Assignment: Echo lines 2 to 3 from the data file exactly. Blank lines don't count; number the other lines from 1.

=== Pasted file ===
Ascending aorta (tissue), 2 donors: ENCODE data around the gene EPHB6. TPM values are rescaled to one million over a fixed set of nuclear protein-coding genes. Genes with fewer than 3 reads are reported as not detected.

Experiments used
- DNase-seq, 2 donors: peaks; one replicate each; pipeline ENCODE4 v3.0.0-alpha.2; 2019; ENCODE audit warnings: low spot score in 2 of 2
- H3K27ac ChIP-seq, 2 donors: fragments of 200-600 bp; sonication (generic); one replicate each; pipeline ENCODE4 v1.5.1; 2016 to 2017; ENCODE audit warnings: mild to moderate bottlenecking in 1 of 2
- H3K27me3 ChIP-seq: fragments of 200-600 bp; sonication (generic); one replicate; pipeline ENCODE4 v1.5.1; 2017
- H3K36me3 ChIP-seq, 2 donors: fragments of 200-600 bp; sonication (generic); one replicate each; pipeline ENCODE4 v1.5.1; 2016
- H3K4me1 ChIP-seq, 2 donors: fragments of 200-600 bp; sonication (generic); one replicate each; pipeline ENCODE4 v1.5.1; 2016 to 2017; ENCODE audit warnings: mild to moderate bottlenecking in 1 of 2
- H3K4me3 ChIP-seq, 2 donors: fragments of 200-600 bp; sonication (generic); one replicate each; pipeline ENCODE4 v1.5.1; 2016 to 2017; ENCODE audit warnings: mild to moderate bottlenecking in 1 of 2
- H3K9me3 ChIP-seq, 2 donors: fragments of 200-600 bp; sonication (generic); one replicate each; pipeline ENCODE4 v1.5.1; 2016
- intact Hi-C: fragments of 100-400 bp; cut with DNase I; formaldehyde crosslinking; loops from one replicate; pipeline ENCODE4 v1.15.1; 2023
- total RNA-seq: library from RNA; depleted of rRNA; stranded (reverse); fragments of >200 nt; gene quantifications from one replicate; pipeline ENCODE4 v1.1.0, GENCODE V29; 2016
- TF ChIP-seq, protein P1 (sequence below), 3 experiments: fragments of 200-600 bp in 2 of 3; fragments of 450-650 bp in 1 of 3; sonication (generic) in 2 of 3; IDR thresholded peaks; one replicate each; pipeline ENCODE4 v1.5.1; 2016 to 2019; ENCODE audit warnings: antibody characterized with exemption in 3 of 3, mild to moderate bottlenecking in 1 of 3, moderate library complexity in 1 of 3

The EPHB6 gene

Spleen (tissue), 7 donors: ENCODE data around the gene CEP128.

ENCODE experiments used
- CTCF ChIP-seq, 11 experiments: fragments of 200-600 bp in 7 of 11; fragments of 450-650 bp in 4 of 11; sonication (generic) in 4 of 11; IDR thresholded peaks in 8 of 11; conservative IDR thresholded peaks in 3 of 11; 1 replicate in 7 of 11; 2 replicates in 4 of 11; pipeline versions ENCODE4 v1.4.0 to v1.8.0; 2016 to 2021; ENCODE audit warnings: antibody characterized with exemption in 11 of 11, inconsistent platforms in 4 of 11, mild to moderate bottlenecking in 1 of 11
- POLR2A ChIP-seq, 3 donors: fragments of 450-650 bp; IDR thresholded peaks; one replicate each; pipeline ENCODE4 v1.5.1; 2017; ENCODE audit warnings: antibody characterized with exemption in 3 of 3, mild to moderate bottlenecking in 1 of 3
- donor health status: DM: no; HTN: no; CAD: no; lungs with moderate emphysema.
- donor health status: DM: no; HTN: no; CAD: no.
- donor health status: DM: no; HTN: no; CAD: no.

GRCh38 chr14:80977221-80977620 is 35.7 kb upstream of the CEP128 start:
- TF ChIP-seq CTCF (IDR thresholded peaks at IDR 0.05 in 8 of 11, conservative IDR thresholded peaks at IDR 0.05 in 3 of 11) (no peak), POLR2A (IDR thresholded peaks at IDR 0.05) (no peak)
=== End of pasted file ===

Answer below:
Experiments used
- DNase-seq, 2 donors: peaks; one replicate each; pipeline ENCODE4 v3.0.0-alpha.2; 2019; ENCODE audit warnings: low spot score in 2 of 2